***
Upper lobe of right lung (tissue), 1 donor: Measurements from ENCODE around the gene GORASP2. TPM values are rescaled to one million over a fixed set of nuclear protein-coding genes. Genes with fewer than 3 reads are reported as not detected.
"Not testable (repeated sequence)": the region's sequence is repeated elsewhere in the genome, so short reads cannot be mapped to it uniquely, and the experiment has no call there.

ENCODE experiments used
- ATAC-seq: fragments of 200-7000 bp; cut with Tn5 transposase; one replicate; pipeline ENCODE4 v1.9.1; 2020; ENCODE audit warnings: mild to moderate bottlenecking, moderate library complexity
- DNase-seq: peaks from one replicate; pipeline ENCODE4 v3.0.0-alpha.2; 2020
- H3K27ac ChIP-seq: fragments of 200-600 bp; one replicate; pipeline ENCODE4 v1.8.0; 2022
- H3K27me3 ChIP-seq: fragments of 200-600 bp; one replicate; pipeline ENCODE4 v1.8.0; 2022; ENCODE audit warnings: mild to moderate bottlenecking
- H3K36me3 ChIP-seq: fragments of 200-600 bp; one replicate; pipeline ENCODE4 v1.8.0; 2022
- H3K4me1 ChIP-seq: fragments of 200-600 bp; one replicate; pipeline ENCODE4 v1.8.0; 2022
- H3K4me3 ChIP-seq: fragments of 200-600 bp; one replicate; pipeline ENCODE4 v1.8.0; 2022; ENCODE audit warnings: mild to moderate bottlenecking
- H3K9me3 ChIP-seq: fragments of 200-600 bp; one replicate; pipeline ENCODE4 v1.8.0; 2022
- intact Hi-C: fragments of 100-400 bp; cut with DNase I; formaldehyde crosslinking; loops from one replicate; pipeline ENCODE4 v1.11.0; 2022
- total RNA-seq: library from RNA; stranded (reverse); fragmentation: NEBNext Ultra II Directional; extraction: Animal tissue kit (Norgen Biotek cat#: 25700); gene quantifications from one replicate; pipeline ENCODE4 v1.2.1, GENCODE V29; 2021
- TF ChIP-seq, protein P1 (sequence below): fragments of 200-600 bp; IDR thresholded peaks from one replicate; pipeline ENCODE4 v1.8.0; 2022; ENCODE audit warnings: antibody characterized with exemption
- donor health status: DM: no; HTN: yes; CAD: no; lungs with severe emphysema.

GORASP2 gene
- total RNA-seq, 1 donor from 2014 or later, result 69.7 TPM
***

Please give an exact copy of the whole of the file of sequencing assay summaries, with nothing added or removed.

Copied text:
Upper lobe of right lung (tissue), 1 donor: Measurements from ENCODE around the gene GORASP2. TPM values are rescaled to one million over a fixed set of nuclear protein-coding genes. Genes with fewer than 3 reads are reported as not detected.
"Not testable (repeated sequence)": the region's sequence is repeated elsewhere in the genome, so short reads cannot be mapped to it uniquely, and the experiment has no call there.

ENCODE experiments used
- ATAC-seq: fragments of 200-7000 bp; cut with Tn5 transposase; one replicate; pipeline ENCODE4 v1.9.1; 2020; ENCODE audit warnings: mild to moderate bottlenecking, moderate library complexity
- DNase-seq: peaks from one replicate; pipeline ENCODE4 v3.0.0-alpha.2; 2020
- H3K27ac ChIP-seq: fragments of 200-600 bp; one replicate; pipeline ENCODE4 v1.8.0; 2022
- H3K27me3 ChIP-seq: fragments of 200-600 bp; one replicate; pipeline ENCODE4 v1.8.0; 2022; ENCODE audit warnings: mild to moderate bottlenecking
- H3K36me3 ChIP-seq: fragments of 200-600 bp; one replicate; pipeline ENCODE4 v1.8.0; 2022
- H3K4me1 ChIP-seq: fragments of 200-600 bp; one replicate; pipeline ENCODE4 v1.8.0; 2022
- H3K4me3 ChIP-seq: fragments of 200-600 bp; one replicate; pipeline ENCODE4 v1.8.0; 2022; ENCODE audit warnings: mild to moderate bottlenecking
- H3K9me3 ChIP-seq: fragments of 200-600 bp; one replicate; pipeline ENCODE4 v1.8.0; 2022
- intact Hi-C: fragments of 100-400 bp; cut with DNase I; formaldehyde crosslinking; loops from one replicate; pipeline ENCODE4 v1.11.0; 2022
- total RNA-seq: library from RNA; stranded (reverse); fragmentation: NEBNext Ultra II Directional; extraction: Animal tissue kit (Norgen Biotek cat#: 25700); gene quantifications from one replicate; pipeline ENCODE4 v1.2.1, GENCODE V29; 2021
- TF ChIP-seq, protein P1 (sequence below): fragments of 200-600 bp; IDR thresholded peaks from one replicate; pipeline ENCODE4 v1.8.0; 2022; ENCODE audit warnings: antibody characterized with exemption
- donor health status: DM: no; HTN: yes; CAD: no; lungs with severe emphysema.

GORASP2 gene
- total RNA-seq, 1 donor from 2014 or later, result 69.7 TPM